After breakfast we hailed a taxi and settled on S$30.00 (US$7.50) per hour to drive us about . We had the same driver , Timothy , for the week .  We showed him places he had not been and he told us things we didn't know about . First off we went 20 miles East to Tetere beach to look at the hulks of over 30 US Amtracs abandoned there 100 yards from the sea . We then walked down the beach 200 yards East to the mouth of Gavaga Creek , where the 7th Marines and US Army troops killed about 450 Japanese in November 1942 . There was a US Memorial marker on the beach in thick grass , but the plaque had been ripped off.

We then drove back towards Honiara and stopped at Red Beach . Since I was last here in 1995 there is a lot more houses and fences , so access to the beach is harder . We saw the American memorial plaque where the 5th and 1st Marines landed on August 7th 1942 . The perspex cover on the plaque has been bashed a bit and one screw was missing , so maybe next time this plaque will be missing too . A storm was whipping up , so we did not get down to the beach to revisit the Japanese 75mm AA gun I saw in 1995 , but did take a few comparison photos and video.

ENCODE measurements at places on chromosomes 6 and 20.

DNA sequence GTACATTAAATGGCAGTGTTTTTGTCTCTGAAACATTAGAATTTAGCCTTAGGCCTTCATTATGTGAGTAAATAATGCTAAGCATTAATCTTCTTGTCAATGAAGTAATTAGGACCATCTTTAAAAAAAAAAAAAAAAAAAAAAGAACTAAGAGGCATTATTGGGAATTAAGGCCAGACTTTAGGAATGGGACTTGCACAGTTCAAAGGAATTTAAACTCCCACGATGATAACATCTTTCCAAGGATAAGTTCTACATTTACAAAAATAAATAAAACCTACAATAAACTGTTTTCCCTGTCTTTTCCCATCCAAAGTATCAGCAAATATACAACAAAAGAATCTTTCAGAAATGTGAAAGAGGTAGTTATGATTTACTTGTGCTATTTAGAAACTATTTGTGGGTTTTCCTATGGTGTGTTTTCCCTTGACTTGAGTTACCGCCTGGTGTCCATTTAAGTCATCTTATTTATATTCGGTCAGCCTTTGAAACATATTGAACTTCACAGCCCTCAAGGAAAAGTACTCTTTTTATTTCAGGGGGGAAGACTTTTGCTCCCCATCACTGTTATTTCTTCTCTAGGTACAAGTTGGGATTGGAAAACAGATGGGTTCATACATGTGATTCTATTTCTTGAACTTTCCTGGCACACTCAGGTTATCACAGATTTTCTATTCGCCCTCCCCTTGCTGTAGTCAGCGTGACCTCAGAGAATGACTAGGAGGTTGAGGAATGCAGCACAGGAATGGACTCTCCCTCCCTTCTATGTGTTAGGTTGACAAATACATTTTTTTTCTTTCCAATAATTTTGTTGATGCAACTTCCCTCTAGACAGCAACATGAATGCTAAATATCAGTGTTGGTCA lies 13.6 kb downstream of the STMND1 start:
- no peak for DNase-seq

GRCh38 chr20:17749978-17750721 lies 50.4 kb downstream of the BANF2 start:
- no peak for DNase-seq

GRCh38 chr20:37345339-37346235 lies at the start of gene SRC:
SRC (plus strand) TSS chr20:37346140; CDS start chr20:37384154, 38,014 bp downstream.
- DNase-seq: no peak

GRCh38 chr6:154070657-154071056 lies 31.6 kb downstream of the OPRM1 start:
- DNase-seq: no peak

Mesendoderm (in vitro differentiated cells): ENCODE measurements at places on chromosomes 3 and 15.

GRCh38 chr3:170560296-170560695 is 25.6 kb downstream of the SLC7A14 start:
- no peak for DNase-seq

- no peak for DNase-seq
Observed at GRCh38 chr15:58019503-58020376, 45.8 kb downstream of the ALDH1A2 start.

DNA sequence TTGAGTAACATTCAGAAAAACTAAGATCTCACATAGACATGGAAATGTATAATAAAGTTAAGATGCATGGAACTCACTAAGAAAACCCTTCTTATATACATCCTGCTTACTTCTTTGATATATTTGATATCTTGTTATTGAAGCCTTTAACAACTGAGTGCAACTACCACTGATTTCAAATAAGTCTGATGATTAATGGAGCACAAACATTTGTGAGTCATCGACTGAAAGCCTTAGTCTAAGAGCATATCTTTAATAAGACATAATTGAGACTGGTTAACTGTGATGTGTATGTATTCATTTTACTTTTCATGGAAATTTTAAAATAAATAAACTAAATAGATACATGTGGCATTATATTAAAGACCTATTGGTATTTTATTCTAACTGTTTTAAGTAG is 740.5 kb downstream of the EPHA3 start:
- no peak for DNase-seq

Arriving back at Henderson Field we drove to the original control tower and had a look at it , the Edsons Ridge memorial and the air raid shelter . The shelter was full of beer cans and filth , so we didn't go in . The view from the top of the tower was very good , and we could identify the dive bomber assembly area , area of the Pagoda hill (overgrown) and Fighter #1 strip and the New Zealand camp (likewise overgrown). Bloody Ridge loomed in a direct line south of the tower - very close indeed. After this it was back to the pool for a swim and a BBQ Dinner at the Mendana Hotel . The Japanese tour group was staying here (dining in the private dining room ) .

Monday , January 12th 1998
Got up at 7.00 a.m. and had breakfast . At 8.00 a.m. we  walked down to the Museum to have a chat to Lawrence the Director ( I met him in 1995/96), but he was not in until later. To fill in that time we drove down to the West and East bank of the Ilu river . However , due to a lot of recent rain the road to the beach on both sides was impassable - we would have got bogged for sure. So we decided to try again in a few days when it had dried out .